Farm Bill Update: When Will Americans Have a Farm Bill?

As Americans celebrated Memorial Day, Congress continued the debate over the Farm Bill – a debate that has now lasted almost two years. The question on most farmers’ minds is when will our government pass a working Farm Bill? Americans have been waiting for a bill that will benefit all parties involved from the producer to the consumer. But when will they get that bill?

What is the latest? Well, both houses of Congress finally passed a Farm Bill, which then was vetoed, as promised, by the president for going over budget. Then the House of Representatives overrode the veto. However, due to a clerical error, Congress is forced to vote on the Farm Bill once again.

After Congress votes on the Farm Bill again, it will then be sent to the president with all the documents included, sans the clerical error. Congress is predicting the president will veto the bill again, and then the House will once again override the veto.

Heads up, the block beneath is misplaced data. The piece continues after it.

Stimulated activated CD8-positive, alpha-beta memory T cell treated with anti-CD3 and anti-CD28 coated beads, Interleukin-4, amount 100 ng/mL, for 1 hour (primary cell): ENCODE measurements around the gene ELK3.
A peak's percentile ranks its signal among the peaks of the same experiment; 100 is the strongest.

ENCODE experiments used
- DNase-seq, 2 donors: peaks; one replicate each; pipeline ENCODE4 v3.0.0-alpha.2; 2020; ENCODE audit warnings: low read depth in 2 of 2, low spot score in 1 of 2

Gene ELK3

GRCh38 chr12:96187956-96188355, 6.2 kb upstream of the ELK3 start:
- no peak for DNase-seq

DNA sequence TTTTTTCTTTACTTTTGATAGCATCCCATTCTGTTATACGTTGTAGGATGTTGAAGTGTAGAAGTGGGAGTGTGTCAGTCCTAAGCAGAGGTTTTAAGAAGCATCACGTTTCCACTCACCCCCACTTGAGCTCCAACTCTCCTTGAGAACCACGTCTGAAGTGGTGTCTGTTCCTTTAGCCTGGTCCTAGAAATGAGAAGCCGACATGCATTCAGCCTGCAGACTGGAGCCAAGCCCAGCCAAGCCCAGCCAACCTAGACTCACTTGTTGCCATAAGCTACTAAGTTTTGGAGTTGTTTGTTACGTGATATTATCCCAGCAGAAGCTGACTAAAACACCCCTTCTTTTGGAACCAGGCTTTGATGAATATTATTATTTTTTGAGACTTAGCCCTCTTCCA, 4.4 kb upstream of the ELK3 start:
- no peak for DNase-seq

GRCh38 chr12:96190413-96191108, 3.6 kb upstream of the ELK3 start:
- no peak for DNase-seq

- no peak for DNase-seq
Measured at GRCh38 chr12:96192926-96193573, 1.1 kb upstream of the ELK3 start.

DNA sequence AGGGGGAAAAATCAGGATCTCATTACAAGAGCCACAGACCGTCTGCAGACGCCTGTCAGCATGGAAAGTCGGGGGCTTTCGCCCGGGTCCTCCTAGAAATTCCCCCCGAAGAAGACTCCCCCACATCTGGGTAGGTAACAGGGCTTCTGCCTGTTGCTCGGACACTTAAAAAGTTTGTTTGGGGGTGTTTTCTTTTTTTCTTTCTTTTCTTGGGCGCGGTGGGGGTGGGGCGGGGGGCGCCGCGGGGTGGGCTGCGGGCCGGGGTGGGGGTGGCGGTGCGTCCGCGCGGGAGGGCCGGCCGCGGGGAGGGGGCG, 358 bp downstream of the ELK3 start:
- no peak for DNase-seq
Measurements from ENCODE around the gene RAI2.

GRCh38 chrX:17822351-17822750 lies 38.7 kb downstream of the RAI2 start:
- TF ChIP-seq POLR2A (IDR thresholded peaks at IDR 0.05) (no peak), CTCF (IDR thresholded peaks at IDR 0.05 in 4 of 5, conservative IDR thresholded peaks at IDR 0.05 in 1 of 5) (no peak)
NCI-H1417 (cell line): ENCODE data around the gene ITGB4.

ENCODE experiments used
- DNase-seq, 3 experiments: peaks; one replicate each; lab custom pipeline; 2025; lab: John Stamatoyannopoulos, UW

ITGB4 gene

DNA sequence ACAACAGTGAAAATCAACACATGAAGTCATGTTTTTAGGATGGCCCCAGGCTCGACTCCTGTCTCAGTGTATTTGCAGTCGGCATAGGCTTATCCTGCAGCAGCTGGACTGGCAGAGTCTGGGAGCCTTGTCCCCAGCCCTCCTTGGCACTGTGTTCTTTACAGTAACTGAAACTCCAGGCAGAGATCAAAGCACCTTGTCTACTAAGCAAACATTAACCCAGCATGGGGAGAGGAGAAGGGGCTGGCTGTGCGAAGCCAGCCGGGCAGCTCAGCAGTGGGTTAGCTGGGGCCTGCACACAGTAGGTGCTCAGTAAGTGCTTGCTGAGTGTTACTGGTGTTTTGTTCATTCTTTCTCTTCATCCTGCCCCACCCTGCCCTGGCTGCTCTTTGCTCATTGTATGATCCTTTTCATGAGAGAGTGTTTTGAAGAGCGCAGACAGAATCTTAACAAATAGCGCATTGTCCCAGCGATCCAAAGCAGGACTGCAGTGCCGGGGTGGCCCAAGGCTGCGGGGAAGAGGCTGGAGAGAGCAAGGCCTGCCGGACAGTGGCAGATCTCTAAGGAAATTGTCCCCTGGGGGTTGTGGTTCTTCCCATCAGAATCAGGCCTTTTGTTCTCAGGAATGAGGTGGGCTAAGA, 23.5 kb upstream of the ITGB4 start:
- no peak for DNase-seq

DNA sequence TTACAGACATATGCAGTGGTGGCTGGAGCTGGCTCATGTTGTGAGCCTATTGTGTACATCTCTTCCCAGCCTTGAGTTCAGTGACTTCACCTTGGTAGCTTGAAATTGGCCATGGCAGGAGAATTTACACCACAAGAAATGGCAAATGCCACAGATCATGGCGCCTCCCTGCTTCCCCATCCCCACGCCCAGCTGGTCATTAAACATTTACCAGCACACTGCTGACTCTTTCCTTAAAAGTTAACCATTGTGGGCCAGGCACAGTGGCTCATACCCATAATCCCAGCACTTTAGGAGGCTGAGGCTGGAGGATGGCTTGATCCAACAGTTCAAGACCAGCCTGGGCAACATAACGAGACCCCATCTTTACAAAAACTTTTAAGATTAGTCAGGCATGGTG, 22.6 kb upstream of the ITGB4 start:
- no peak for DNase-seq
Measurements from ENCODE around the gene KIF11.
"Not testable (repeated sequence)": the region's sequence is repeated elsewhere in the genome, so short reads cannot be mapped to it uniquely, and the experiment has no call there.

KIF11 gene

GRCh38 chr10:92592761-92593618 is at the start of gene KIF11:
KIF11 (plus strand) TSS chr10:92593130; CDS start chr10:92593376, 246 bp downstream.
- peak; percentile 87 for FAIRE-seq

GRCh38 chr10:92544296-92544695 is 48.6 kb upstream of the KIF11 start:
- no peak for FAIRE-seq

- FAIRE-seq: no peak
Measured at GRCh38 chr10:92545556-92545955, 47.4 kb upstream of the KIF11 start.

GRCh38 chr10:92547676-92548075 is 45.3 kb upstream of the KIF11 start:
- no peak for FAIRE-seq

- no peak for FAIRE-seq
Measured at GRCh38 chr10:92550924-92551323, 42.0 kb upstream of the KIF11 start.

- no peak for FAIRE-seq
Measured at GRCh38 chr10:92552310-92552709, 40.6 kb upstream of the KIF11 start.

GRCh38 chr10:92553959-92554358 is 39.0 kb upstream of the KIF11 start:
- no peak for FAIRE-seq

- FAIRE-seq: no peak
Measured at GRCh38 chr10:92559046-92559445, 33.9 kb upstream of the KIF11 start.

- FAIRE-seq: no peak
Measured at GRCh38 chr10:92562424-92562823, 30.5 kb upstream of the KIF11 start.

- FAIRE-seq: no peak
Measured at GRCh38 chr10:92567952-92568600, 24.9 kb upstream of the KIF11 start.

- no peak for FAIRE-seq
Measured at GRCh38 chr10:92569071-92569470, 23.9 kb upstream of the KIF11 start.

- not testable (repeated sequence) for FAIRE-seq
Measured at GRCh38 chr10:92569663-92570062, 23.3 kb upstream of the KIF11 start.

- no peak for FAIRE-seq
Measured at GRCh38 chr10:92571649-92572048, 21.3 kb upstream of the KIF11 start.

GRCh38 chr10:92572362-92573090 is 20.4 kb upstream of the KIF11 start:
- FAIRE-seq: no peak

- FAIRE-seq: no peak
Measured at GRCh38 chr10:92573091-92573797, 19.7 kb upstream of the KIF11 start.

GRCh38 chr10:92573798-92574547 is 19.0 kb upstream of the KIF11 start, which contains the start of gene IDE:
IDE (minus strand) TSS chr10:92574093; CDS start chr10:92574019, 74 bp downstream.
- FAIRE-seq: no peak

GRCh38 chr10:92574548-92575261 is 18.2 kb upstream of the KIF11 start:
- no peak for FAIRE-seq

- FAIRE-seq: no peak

Is the Farm Bill worth all of this commotion? There is a lot of value placed on the bill. According to a coalition organized by the National Farmers Union consisting of more than 500 farm, conservation, nutrition, consumer and religious groups, the Farm Bill “makes significant farm policy reforms, protects the safety net for all of America’s food producers, addresses important infrastructure needs for specialty crops, increases funding to feed our nation’s poor, and enhances support for important conservation initiatives.”

Roughly 74 percent of the money in the bill is allocated to help put food on the tables of the poor, as well as improving their diets and nutrition. The Farm Bill also includes a free fresh fruit and vegetables snack program for schools. Congress has allotted around $40 billion each year to feed the poorest 11 percent of Americans. An additional $1 billion will go to the Emergency Food Assistance Program for Food Banks.

The Farm Bill has its pluses and minuses, so to answer my own question, we’ll have to watch to see if all the interested parties think it is worth the commotion.

No comments: